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  • 2014 Focus: Get Healthy {Mentally as well as Physically}

    Get Healthy in 2014 with chieffamilyofficer.com

    Normally, I’m focused on financial goals at the start of a new year. But this year, things are different.

    I had a milestone birthday last year, and I have to admit that my body has changed physically. My eye doctor has told me that my vision – so nearsighted since I was eight years old – is starting to reverse course {bring on the reading glasses!}. I got sick in mid-December and I haven’t been able to shake off the flu the way I normally do, and I actually got bronchitis for the first time, possibly ever. Getting plantar fasciitis nearly four years ago has limited my physical activity, so my conditioning has worsened gradually and I’m in the worst shape I can remember.

    I was told by one of my doctors to lose weight, but I went on a “diet” and promptly gained five pounds.

    You see, I’ve been an emotional eater since I was seven or eight years old, and thus overweight since childhood. Not surprisingly, I’ve spent a lot of my life trying to lose weight, or trying not to care that I haven’t lost weight.

    I know many of you can relate.

    I’ve discovered that my biggest problem is mental. I don’t know how to be physically healthy and thin, because I never have been. So I’ve lost weight, but then gained it right back because it was too scary and hard to stay at my new weight. For a lot of you, that may not make any sense, but some of you totally get what I’m saying.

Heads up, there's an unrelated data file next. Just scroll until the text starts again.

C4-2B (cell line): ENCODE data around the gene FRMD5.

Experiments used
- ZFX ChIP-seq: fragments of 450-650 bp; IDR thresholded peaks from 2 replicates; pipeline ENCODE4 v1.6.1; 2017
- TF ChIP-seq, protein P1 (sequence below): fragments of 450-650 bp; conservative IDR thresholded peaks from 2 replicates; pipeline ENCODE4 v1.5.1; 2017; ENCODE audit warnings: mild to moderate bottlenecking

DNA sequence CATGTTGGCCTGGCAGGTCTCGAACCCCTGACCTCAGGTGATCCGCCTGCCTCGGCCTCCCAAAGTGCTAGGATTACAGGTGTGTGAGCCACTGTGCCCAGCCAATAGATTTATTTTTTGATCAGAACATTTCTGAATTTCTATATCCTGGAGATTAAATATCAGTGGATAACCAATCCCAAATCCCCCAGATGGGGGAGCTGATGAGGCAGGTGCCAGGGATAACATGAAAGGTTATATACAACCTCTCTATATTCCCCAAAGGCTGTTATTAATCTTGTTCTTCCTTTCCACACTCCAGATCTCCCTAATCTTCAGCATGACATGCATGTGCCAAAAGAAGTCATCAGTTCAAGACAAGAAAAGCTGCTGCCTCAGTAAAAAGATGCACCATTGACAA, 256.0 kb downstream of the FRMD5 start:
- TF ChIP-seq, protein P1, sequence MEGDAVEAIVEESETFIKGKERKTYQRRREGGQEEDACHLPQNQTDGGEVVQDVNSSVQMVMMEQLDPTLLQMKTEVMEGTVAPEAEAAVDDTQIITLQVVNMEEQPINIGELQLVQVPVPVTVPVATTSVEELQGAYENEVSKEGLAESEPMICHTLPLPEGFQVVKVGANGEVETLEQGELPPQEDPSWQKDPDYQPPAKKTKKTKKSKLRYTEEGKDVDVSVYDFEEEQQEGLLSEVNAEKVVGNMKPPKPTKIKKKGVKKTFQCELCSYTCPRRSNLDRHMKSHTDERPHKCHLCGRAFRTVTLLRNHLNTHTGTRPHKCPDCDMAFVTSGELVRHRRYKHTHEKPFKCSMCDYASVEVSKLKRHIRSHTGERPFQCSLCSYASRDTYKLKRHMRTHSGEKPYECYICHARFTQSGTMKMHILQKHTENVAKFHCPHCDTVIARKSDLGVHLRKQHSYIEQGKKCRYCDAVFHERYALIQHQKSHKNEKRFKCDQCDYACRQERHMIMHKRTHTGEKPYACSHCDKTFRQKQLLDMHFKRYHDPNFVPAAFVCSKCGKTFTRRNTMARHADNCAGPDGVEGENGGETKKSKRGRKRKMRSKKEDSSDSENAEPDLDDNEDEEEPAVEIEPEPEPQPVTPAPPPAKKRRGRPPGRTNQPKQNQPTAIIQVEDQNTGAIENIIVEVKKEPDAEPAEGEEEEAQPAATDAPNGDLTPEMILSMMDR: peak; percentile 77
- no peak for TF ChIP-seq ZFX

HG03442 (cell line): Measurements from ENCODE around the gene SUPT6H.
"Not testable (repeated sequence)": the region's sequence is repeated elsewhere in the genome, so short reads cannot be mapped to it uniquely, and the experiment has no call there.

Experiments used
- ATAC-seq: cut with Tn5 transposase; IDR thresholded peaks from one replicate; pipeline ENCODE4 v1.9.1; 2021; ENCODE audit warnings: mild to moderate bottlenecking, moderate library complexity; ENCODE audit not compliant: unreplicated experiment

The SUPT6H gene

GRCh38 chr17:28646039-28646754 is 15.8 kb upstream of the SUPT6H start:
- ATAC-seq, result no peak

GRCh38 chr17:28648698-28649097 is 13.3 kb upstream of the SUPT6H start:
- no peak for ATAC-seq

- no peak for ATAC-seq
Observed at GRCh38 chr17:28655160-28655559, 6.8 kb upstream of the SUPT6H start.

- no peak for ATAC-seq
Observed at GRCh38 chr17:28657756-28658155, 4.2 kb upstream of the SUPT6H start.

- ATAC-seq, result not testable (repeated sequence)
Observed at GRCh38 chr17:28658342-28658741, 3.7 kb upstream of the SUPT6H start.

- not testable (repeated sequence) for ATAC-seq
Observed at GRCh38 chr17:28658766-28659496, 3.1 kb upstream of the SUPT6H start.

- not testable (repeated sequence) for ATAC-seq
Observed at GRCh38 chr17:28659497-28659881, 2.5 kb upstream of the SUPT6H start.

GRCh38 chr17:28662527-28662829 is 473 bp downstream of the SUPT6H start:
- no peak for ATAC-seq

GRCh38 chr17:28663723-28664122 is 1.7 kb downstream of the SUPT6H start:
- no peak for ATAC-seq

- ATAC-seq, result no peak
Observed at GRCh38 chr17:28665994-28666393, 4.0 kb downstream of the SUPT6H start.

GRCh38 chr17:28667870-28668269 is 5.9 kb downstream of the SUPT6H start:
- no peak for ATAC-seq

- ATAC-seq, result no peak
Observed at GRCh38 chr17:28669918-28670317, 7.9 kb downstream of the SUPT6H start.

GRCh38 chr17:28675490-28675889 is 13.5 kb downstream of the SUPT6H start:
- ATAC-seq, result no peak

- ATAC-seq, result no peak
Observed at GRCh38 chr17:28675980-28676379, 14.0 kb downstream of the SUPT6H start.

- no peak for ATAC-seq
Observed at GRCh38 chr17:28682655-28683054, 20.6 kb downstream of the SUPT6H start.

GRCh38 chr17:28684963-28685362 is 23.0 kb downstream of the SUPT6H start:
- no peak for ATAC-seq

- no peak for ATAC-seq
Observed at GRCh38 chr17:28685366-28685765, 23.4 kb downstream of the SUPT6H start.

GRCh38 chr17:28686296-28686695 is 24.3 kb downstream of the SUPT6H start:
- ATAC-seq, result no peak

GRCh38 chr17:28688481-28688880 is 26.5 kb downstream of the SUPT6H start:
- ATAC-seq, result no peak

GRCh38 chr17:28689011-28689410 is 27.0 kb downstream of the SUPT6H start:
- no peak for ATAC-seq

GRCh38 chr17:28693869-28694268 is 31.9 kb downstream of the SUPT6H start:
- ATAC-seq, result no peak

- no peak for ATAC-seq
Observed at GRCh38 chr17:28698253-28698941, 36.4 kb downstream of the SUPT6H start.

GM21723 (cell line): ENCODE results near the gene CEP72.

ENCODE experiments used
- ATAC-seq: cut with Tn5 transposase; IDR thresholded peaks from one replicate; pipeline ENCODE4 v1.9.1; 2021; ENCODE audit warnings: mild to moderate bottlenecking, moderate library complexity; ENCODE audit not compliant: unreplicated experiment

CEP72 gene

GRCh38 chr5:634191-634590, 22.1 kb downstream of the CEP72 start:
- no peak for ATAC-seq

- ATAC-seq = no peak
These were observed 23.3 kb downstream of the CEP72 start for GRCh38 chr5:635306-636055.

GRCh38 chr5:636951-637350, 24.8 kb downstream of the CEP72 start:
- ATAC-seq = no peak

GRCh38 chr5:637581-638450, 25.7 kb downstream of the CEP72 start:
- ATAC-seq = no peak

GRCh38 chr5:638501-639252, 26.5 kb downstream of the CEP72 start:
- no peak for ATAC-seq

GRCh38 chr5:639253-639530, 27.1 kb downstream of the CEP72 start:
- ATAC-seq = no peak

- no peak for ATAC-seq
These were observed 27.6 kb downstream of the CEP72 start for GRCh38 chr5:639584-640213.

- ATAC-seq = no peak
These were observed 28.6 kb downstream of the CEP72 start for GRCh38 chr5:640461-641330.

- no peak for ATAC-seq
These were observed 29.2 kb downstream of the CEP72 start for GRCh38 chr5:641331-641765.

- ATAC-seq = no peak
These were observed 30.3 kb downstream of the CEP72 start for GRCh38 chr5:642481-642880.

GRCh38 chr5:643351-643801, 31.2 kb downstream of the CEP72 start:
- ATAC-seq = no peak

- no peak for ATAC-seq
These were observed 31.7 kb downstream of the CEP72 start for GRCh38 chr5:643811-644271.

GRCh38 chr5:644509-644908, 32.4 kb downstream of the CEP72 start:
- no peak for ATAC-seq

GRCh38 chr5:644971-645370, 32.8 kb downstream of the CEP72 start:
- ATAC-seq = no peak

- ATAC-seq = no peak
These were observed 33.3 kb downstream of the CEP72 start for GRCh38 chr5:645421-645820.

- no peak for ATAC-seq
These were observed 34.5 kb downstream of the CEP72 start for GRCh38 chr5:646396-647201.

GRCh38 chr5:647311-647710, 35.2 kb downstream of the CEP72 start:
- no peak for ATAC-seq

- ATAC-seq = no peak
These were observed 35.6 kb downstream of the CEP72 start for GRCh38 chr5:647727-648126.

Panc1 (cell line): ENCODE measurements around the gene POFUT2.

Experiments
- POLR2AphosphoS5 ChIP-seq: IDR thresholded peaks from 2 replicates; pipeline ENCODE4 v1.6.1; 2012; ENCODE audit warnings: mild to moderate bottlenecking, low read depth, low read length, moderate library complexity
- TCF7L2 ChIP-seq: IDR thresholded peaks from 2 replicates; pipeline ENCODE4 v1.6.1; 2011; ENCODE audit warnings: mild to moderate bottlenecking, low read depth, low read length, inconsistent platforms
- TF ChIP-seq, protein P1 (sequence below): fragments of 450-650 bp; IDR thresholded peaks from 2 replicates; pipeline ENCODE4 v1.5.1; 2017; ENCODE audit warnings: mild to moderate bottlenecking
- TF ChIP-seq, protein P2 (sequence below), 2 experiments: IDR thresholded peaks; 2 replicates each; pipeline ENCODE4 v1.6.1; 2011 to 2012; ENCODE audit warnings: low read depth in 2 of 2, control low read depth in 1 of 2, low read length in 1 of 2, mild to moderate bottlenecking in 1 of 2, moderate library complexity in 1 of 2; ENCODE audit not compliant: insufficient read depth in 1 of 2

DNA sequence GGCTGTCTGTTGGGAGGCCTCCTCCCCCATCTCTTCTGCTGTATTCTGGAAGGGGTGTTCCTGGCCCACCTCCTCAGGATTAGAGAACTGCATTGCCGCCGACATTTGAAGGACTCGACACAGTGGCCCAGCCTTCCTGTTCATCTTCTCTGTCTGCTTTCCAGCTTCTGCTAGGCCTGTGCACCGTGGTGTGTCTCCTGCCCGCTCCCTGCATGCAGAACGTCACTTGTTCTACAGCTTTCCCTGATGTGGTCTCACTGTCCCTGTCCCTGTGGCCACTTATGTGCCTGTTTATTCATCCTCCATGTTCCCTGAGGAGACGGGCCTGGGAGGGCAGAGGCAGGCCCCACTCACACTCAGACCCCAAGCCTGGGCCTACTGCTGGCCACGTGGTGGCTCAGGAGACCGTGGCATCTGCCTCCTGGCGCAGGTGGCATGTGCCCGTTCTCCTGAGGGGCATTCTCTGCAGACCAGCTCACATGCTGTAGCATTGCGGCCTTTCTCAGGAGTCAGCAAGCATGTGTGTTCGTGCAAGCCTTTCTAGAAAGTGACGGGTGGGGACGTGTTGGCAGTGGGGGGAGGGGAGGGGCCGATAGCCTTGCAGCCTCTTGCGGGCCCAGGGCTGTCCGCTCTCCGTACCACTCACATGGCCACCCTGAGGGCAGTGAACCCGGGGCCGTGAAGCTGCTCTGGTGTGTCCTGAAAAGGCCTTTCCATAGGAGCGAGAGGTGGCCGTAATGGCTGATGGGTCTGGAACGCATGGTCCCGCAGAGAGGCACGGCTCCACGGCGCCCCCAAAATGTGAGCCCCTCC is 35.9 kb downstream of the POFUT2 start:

I’ve decide to spend 2014 working through these mental barriers, because my health is too important not to. I’ve reached an age where if I really don’t start taking care of myself, I’ll end up unable to keep up with my kids, sitting out events because I’m sick or infirm, etc. And I don’t want that.

    It’s not going to be easy, but it needs to happen. If you feel the same way, I’d love to share the journey with you. I’m not quite sure how yet, but we’ll figure something out.

    The book I’m reading now on this topic is Women Food and God: An Unexpected Path to Almost Everything by Geneen Roth. I don’t know if it would have made sense to me at any previous time, but it’s making a lot of sense to me now. As I digest what I read, I’ll have more to say on this topic.

    Whatever your New Year’s resolutions or goals are, I wish you all the best in making them come true!

    Image via FreeDigitalPhotos.net by Apolonia.

    How much sleep do adults need?

    I met two of my girlfriends for breakfast a while back, and we got around to discussing an issue that’s common for most (if not all) moms: lack of sleep. One of my friends said that she just read that women over 40 ideally should get about six hours of sleep per night. Since I’m not quite 40, it made curious about how much sleep women in their 30’s need, and how that changes over the years.

    In general, adults need seven to eight hours of sleep (though you, or someone you know, may thrive on as little as five or be cranky if they get less than 10). If you find yourself getting sleepy during the day, you are probably not getting enough sleep. Also, older adults sleep more lightly and awaken more frequently, so they may need to nap.